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Tomb Raiders and Terrorist Financing: Cutting off the Islamic State's Illicit Traffic in "Blood Antiquities"

With the rise of the Islamic State in Iraq and Syria (ISIS), the world rightfully asked how a militant faction too extreme for Al-Qaeda transformed itself into “the world’s richest terror group ever.” ISIS boasts an annual budget worth $2 billion and a war chest of $250 million, which if true surpasses the Taliban’s (and that of many states). Still more troubling, it is now financially self-sufficient, and no longer dependent on foreign donors. How? Like organized criminal enterprises before it: extortion, ransom, robbery, and smuggling. It perhaps comes as no shock that it has been trafficking arms, drugs, and even oil. However, the public reacted with surprise to reports in June 2014 that ISIS jihadists had earned “millions” by looting the region’s archaeological sites, and then selling its ancient treasures to the highest bidder. It shouldn’t have. Archaeologists, criminologists, law enforcement agents, and military officials have long warned that the illicit antiquities trade is funding crime and conflict around the world. However, under ISIS’ black flag, this looting and trafficking has become not just a side enterprise, but a massive illegal industry. In the last year alone, we have lost some of the Cradle of Civilization's most iconic masterpieces and sites, many of which had survived for millennia. This wanton destruction is erasing our shared history chapter by chapter. And it threatens us all: at this moment, ISIS is converting these "blood antiquities" into weapons and troops, which are seizing cities, slaughtering soldiers, and beheading civilians. This lecture will examine this growing threat to our national security and the world's cultural heritage. In doing so, it will trace the past of looted masterpieces from conflict zones to the very height of the global market, and explore how United States and international law is seeking to cut off this key means of criminal financing. Finally, it will discuss recent progress in this fight, as an unprecedented coalition of countries have joined forces to demand action from both governments and the art market.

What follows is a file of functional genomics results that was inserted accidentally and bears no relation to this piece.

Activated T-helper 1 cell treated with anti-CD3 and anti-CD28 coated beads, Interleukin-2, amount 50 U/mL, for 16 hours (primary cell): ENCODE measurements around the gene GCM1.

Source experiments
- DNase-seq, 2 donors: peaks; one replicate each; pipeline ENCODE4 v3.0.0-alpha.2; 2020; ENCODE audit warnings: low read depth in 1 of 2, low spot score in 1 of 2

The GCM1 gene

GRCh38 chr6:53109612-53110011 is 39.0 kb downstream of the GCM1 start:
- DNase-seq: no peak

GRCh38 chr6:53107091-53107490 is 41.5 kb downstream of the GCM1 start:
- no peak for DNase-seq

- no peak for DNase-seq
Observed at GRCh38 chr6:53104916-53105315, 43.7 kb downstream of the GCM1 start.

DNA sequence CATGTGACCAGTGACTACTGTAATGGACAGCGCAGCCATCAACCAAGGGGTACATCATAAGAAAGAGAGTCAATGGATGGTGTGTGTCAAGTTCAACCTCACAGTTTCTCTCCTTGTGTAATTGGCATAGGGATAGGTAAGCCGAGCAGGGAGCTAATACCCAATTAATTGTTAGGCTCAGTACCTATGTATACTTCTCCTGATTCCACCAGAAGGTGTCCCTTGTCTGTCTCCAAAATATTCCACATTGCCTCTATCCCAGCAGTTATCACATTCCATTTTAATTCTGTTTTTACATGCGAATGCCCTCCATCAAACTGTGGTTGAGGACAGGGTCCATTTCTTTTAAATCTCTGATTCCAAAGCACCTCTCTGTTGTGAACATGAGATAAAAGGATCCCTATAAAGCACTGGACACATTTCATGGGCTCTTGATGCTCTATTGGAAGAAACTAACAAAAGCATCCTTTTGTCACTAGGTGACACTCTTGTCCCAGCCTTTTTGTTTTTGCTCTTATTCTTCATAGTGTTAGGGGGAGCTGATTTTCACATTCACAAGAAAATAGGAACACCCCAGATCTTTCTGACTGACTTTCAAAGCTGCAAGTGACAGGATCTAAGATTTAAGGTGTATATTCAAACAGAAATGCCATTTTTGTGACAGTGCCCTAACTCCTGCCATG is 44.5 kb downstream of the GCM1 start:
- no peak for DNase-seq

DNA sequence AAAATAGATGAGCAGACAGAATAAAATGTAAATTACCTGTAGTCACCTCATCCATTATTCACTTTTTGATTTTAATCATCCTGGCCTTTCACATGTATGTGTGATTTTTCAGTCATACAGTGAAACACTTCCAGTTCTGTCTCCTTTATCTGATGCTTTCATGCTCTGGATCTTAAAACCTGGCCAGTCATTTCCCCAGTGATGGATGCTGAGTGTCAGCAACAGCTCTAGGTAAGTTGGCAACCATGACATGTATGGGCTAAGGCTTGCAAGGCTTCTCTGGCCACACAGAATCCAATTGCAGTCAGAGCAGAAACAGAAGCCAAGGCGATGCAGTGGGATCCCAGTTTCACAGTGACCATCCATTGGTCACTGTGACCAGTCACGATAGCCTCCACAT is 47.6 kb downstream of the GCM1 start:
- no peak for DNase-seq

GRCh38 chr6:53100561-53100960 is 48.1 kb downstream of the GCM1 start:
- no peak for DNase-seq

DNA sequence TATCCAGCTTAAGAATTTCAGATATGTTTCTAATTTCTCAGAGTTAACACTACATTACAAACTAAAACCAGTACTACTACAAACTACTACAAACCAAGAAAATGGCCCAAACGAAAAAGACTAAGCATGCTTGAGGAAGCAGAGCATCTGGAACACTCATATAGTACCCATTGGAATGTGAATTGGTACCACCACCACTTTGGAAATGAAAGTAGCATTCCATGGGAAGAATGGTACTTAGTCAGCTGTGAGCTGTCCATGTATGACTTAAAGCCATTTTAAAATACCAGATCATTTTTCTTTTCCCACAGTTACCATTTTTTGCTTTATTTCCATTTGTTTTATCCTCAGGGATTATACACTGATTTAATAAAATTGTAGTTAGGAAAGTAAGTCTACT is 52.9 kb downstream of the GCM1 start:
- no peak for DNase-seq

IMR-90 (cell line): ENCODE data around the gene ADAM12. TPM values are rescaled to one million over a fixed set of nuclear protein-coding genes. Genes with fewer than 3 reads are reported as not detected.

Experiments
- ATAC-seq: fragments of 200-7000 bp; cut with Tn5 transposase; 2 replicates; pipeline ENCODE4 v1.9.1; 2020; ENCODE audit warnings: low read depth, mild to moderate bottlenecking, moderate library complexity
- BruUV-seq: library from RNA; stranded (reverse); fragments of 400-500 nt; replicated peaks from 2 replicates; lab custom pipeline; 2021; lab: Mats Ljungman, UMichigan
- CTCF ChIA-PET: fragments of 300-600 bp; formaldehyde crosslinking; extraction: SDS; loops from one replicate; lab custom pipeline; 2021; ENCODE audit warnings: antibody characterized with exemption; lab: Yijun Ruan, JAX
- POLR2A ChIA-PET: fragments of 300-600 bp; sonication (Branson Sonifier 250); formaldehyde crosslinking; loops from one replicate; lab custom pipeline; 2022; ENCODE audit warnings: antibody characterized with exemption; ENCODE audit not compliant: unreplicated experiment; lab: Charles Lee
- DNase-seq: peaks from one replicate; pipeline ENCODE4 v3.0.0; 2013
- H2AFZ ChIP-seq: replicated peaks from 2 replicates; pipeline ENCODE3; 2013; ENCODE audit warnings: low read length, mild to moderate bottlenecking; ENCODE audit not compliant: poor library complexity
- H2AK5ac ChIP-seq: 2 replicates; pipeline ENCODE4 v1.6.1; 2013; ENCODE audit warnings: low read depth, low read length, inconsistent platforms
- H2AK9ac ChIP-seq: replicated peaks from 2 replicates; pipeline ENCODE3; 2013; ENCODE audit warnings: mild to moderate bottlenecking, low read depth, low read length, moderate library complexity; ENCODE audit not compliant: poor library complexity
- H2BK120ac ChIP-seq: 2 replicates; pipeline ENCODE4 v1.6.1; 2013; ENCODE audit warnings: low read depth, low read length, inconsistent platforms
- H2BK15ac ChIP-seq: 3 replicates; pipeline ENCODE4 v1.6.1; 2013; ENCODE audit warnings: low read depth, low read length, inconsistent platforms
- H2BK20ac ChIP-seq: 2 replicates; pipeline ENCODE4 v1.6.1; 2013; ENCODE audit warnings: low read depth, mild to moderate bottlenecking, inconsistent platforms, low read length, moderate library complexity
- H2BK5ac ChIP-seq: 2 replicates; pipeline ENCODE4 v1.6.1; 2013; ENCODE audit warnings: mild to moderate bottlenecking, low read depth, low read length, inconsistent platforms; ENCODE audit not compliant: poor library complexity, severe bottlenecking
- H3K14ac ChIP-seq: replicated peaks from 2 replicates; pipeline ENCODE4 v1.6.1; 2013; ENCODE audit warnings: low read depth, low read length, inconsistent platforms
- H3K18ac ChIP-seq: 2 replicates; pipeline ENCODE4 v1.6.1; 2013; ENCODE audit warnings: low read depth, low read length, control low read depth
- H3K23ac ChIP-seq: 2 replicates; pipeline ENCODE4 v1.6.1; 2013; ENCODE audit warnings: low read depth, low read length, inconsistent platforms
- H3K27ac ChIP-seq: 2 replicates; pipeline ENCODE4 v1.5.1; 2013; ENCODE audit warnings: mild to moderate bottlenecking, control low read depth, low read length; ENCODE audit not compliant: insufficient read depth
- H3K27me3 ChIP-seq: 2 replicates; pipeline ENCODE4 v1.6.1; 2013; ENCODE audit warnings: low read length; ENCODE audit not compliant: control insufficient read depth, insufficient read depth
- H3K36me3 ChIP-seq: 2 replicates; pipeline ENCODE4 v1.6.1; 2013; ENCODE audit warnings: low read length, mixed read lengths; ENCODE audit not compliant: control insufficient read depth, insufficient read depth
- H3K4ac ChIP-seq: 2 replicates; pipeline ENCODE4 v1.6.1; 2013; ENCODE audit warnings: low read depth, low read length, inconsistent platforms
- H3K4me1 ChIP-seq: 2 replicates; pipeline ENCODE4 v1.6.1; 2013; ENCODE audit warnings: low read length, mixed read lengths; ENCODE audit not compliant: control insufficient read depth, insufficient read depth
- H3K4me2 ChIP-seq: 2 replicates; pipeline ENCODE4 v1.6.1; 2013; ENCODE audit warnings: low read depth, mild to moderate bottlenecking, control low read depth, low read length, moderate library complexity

Terressa ("Tess") Davis

Terressa ("Tess") Davis

Executive Director of the Antiquities Coalition and School of Social and Political Sciences, University of Glasgow



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